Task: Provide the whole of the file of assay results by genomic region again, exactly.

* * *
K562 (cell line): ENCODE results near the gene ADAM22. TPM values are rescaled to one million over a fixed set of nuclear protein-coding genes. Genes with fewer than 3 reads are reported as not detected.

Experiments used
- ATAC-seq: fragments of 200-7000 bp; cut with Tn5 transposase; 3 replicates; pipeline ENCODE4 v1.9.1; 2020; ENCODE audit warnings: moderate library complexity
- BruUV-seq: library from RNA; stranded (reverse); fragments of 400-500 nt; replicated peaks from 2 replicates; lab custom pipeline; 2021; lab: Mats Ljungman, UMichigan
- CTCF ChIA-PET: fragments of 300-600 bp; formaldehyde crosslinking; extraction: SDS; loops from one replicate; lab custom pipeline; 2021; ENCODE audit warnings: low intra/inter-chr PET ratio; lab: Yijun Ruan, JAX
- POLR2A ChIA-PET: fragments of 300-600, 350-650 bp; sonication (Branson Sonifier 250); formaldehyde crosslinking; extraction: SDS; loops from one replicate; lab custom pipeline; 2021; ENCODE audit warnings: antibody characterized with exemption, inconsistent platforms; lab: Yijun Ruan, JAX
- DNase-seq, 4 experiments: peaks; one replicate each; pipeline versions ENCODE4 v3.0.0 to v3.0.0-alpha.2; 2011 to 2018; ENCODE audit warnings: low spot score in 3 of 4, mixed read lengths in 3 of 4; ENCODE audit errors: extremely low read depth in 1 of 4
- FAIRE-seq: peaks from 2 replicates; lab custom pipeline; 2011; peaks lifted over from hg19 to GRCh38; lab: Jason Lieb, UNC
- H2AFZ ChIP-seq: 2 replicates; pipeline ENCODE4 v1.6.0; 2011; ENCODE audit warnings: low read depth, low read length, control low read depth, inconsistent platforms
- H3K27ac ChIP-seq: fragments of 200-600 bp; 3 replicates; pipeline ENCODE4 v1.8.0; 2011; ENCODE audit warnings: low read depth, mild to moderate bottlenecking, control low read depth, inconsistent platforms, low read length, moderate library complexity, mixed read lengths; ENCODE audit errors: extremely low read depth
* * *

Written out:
K562 (cell line): ENCODE results near the gene ADAM22. TPM values are rescaled to one million over a fixed set of nuclear protein-coding genes. Genes with fewer than 3 reads are reported as not detected.

Experiments used
- ATAC-seq: fragments of 200-7000 bp; cut with Tn5 transposase; 3 replicates; pipeline ENCODE4 v1.9.1; 2020; ENCODE audit warnings: moderate library complexity
- BruUV-seq: library from RNA; stranded (reverse); fragments of 400-500 nt; replicated peaks from 2 replicates; lab custom pipeline; 2021; lab: Mats Ljungman, UMichigan
- CTCF ChIA-PET: fragments of 300-600 bp; formaldehyde crosslinking; extraction: SDS; loops from one replicate; lab custom pipeline; 2021; ENCODE audit warnings: low intra/inter-chr PET ratio; lab: Yijun Ruan, JAX
- POLR2A ChIA-PET: fragments of 300-600, 350-650 bp; sonication (Branson Sonifier 250); formaldehyde crosslinking; extraction: SDS; loops from one replicate; lab custom pipeline; 2021; ENCODE audit warnings: antibody characterized with exemption, inconsistent platforms; lab: Yijun Ruan, JAX
- DNase-seq, 4 experiments: peaks; one replicate each; pipeline versions ENCODE4 v3.0.0 to v3.0.0-alpha.2; 2011 to 2018; ENCODE audit warnings: low spot score in 3 of 4, mixed read lengths in 3 of 4; ENCODE audit errors: extremely low read depth in 1 of 4
- FAIRE-seq: peaks from 2 replicates; lab custom pipeline; 2011; peaks lifted over from hg19 to GRCh38; lab: Jason Lieb, UNC
- H2AFZ ChIP-seq: 2 replicates; pipeline ENCODE4 v1.6.0; 2011; ENCODE audit warnings: low read depth, low read length, control low read depth, inconsistent platforms
- H3K27ac ChIP-seq: fragments of 200-600 bp; 3 replicates; pipeline ENCODE4 v1.8.0; 2011; ENCODE audit warnings: low read depth, mild to moderate bottlenecking, control low read depth, inconsistent platforms, low read length, moderate library complexity, mixed read lengths; ENCODE audit errors: extremely low read depth